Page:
Just to the south of Primm sits the Ivanpah Dry Lake. It is thirteen square miles and almost entirely in California. The dry lake bed, which has a flat, smooth surface, is a stark beautiful contrast to the jagged mountain ridges on its east and west flanks. After heavy rains in 2004 and 2005, the lake filled with water, but it's usually bone dry with a smooth surface.
The lake is a popular place for land sailing and kite buggying. Land sailing, also known as sand yachting or land yachting, is using the wind to power a wheeled vehicle through the use of a sail. Vehicles typically use three wheels and function much like a sailboat.
Land sailing is a racing sport and competitions are held. On March 26, 2007, a wind powered vehicle called the Greenbird, clocked a speed of 126.1 miles per hour at Ivanpah Dry Lake, setting a new world land record.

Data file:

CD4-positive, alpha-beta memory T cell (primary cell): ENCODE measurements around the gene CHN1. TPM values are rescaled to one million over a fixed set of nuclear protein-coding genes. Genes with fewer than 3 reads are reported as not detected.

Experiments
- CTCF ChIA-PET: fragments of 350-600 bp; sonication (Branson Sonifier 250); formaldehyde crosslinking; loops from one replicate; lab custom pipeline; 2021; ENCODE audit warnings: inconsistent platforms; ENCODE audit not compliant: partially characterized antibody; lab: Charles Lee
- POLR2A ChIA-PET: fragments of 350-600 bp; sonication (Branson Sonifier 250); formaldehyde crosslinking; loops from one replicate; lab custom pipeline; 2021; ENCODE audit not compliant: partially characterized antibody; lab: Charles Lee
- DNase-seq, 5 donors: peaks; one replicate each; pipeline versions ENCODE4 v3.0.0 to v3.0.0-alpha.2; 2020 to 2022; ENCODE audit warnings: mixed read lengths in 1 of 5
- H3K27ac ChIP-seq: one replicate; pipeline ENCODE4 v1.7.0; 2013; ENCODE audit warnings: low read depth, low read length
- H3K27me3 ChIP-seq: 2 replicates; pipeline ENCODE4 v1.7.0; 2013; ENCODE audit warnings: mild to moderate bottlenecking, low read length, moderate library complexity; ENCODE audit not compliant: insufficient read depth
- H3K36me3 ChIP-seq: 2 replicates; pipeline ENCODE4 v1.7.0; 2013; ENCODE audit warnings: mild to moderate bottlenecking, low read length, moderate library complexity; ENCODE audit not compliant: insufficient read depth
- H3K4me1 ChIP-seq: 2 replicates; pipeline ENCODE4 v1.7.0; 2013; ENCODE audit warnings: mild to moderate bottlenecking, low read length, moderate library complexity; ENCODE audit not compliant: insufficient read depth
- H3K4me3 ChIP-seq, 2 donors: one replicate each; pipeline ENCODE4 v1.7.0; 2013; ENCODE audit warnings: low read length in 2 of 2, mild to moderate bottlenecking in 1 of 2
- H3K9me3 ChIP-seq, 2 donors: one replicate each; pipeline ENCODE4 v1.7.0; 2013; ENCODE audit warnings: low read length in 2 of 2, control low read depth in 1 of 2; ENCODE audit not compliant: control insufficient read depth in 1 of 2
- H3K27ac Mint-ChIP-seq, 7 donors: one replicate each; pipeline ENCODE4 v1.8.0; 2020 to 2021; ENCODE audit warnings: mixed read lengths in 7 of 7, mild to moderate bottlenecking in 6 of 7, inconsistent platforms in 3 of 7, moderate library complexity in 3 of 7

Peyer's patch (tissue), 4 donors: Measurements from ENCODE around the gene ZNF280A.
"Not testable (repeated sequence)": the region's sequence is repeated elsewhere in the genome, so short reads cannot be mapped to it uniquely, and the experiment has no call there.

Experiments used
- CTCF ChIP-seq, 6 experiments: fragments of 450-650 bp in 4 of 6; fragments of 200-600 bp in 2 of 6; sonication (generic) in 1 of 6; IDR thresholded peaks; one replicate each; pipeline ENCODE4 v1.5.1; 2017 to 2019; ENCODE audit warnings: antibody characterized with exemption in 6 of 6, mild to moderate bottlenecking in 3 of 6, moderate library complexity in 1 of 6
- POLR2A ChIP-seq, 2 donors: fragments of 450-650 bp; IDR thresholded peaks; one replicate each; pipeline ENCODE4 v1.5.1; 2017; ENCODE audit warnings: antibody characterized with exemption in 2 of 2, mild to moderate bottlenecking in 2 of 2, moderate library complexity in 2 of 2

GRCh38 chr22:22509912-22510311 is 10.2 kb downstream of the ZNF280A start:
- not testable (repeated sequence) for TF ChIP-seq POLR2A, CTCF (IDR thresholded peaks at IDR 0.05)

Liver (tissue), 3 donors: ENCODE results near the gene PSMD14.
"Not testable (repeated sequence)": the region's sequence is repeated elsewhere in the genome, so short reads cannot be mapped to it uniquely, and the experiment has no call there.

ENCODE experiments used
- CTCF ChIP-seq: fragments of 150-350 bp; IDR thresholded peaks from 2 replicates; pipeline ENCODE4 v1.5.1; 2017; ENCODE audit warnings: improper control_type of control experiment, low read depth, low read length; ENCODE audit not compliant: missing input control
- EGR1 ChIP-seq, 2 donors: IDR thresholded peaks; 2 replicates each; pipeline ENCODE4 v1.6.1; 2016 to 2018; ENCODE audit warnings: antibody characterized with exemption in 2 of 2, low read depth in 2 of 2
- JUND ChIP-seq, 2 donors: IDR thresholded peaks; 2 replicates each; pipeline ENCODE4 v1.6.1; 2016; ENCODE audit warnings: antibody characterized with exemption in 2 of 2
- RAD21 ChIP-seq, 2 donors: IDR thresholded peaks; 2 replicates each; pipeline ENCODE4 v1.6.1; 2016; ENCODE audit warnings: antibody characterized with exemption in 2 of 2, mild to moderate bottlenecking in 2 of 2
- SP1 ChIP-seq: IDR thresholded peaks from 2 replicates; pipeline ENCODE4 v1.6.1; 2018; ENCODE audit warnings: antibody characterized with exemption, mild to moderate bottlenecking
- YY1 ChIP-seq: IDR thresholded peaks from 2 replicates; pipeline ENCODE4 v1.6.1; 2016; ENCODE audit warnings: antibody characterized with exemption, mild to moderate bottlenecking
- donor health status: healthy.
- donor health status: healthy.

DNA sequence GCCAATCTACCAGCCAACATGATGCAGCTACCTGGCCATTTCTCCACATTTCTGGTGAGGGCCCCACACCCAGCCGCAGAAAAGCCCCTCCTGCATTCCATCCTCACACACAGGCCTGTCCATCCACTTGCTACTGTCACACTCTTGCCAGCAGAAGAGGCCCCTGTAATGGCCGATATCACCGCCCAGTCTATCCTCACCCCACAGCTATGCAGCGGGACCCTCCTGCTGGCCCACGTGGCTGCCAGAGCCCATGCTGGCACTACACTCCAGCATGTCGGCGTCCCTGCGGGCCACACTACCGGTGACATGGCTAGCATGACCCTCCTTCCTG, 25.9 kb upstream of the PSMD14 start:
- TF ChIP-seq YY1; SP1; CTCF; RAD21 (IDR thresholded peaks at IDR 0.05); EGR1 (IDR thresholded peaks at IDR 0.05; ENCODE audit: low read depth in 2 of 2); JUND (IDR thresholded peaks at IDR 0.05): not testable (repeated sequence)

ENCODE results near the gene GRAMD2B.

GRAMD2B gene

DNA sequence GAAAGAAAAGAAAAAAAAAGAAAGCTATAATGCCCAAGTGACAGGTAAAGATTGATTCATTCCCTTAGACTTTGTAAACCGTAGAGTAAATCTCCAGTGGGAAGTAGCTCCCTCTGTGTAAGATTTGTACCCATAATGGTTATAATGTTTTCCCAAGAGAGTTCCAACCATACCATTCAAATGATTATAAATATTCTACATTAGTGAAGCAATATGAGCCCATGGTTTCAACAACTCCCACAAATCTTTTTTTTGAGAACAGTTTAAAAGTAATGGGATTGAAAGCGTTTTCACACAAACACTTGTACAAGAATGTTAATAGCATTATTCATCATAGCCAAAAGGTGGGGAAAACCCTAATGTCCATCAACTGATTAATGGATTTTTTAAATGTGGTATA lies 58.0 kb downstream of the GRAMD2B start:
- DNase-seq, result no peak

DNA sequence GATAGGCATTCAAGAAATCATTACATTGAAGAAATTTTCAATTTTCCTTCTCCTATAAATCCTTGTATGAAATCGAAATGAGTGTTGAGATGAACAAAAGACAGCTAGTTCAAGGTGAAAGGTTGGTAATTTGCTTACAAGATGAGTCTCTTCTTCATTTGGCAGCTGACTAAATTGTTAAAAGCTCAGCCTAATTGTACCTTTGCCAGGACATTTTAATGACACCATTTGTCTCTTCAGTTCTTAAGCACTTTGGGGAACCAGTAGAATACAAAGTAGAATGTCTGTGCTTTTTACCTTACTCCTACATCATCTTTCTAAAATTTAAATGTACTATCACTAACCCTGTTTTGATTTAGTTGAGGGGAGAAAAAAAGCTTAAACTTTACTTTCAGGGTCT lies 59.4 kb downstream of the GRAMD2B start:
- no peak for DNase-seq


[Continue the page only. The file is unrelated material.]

Similar to land sailing, kite buggying involves the use of a three wheeled vehicle powered by the wind. The vehicles are typically single seat and use a traction kite for power. The traction kites appear similar to those used by kite surfers. Kite buggies can reach high speeds and safety helmets are commonly worn. Skilled drivers can reach seventy miles per hour on their kite buggies.
Ivanpah Dry Lake was the host of the 2004 and 2005 Defense Advanced Research Projects Agency's (DARPA) Grand Challenge, which is a research organization of the United States Department of Defense.
DARPA awards cash prizes to driverless vehicles capable of completing a rugged off–road course within a limited amount of time. The goal is to incentivize technological innovation and its use for national security. In 2005, Stanford University's team won the competition, bringing home the two million dollar first place prize for their efforts.